Book Description
How can geckoes walk on the ceiling and basilisk lizards run over water? What are the aerodynamic effects that enable small insects to fly? What are the relative merits of squids’ jet-propelled swimming and fishes’ tail-powered swimming? Why do horses change gait as they increase speed? What determines our own vertical leap? Recent technical advances have greatly increased researchers’ ability to answer these questions with certainty and in detail.

This text provides an up-to-date overview of how animals run, walk, jump, crawl, swim, soar, hover, and fly. Excluding only the tiny creatures that use cilia, it covers all animals that power their movements with muscle–from roundworms to whales, clams to elephants, and gnats to albatrosses. The introduction sets out the general rules governing all modes of animal locomotion and considers the performance criteria–such as speed, endurance, and economy–that have shaped their selection. It introduces energetics and optimality as basic principles. The text then tackles each of the major modes by which animals move on land, in water, and through air. It explains the mechanisms involved and the physical and biological forces shaping those mechanisms, paying particular attention to energy costs.

Focusing on general principles but extensively discussing a wide variety of individual cases, this is a superb synthesis of current knowledge about animal locomotion. It will be enormously useful to advanced undergraduates, graduate students, and a range of professional biologists, physicists, and engineers.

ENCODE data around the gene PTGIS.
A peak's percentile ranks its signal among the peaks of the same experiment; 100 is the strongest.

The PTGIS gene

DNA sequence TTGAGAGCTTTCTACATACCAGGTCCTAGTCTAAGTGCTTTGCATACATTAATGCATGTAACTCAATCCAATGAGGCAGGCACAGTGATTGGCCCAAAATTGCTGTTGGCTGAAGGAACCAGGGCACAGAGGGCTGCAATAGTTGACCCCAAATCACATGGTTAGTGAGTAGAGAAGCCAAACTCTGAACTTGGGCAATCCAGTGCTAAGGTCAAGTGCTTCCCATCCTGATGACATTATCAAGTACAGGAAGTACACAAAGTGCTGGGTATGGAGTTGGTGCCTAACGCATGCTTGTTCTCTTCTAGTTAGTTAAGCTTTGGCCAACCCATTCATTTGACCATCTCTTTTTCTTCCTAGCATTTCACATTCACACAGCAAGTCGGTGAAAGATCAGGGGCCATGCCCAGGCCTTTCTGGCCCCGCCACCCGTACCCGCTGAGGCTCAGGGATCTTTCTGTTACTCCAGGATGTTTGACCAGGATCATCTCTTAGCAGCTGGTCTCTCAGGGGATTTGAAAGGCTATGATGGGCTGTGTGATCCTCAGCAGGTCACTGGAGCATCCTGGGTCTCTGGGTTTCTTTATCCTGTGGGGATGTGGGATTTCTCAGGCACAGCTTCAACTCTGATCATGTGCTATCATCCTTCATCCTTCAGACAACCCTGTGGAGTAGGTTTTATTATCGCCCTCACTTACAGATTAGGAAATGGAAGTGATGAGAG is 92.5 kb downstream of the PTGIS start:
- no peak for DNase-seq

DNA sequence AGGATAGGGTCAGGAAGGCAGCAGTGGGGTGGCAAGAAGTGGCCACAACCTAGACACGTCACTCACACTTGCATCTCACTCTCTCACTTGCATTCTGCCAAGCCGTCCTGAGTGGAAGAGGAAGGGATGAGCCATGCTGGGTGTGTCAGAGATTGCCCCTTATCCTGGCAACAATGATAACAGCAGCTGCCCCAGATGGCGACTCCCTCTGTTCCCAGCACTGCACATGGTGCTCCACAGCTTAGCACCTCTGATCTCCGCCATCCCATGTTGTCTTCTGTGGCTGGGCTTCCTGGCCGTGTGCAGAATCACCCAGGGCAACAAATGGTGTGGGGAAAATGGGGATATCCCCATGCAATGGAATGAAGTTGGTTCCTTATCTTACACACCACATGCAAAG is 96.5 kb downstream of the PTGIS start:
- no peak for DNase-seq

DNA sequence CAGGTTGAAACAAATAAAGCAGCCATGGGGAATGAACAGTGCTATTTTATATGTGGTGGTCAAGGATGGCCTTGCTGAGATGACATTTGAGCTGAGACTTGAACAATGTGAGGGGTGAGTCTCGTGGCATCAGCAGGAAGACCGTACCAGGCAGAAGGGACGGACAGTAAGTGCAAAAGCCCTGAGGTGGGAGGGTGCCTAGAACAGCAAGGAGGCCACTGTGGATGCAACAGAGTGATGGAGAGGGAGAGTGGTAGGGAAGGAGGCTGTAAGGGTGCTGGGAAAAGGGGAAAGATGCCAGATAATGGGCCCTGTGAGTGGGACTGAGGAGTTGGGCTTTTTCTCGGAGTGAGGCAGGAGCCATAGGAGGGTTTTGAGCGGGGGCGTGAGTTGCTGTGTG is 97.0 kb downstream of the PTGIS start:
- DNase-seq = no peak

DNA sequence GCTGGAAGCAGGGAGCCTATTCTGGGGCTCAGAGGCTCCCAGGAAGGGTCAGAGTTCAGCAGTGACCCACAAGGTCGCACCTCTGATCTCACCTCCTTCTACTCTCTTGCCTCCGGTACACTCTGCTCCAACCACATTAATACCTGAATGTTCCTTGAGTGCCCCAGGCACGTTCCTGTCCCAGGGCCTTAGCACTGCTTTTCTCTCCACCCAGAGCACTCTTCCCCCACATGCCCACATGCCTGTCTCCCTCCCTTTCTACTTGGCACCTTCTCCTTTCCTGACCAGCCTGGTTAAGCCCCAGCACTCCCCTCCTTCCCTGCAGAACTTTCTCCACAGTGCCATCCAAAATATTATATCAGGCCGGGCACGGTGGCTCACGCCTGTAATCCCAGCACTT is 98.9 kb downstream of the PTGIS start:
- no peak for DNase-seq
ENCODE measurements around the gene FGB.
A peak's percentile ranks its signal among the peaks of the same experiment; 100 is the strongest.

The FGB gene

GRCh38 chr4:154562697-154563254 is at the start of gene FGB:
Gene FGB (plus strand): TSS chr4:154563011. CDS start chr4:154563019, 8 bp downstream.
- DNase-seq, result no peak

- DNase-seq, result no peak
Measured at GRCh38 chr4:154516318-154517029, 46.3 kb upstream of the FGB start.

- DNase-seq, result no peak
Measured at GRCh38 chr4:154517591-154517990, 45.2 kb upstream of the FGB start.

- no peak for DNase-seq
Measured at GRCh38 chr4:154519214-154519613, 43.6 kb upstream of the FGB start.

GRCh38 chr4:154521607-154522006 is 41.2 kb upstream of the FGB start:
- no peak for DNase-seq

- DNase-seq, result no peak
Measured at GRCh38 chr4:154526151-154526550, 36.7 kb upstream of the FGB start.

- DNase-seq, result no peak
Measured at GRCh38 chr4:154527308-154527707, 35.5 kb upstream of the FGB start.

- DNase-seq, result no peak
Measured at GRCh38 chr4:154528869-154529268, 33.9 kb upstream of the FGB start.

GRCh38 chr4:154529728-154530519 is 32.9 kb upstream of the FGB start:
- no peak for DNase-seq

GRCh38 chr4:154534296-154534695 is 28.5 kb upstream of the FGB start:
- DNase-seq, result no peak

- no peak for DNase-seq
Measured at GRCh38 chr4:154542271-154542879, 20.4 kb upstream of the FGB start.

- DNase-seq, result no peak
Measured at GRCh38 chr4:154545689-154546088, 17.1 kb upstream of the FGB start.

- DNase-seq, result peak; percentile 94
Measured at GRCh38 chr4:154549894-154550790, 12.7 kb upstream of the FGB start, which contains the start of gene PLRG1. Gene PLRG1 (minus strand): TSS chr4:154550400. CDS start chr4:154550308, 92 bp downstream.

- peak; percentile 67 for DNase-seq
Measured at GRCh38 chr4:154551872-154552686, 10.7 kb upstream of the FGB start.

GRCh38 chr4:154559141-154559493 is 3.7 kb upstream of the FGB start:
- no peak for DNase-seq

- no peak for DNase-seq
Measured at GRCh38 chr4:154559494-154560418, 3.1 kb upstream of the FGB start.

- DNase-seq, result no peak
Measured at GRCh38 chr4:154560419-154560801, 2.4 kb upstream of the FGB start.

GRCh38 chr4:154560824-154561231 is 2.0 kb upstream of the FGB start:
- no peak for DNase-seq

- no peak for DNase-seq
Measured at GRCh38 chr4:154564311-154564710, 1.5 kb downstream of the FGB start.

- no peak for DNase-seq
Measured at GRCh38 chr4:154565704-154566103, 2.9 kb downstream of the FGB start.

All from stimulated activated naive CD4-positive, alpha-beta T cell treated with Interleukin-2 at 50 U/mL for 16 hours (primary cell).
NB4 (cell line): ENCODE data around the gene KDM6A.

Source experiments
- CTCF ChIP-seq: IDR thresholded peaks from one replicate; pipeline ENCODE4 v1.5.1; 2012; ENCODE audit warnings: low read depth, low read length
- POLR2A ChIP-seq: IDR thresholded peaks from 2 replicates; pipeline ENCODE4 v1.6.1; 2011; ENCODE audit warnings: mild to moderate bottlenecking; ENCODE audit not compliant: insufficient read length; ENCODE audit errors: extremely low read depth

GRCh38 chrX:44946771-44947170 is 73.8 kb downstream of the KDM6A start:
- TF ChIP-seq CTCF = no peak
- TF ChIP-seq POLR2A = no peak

From the Inside Flap
“The lack of a comprehensive text has been the source of substantial frustration to those who teach courses in animal locomotion. It is a great pleasure, then, to see the publication of this book. It is poised to become an instant classic and will undoubtedly serve as the central source of distilled wisdom on the subject for many years to come.” (Mark Denny, Stanford University)

“One of the major gaps in the literature of biomechanics is a general textbook on animal locomotion, and it is difficult to imagine anyone better suited to write one than Alexander. He is a leading researcher, and his books always convey the interest and excitement of his field to a broad audience. I look forward to using this book in my own classes.” (Robert Dudley, University of California, Berkeley)

“This is unique, important, and useful synthesis that brings together an analysis of locomotion on land, in water, and in the air. There is no other contemporary book on animal locomotion that is as broad in scope, and I expect that it will become a classic in the field.” (Thomas J. Roberts, Oregon State University)

About the Author
R. McNeill Alexander is Emeritus Professor of Zoology at the University of Leeds and a Fellow of the Royal Society. He is the author of more than a dozen books, includingOptima for Animals (Princeton), as well as the award-winning CD-ROM How Animals Move.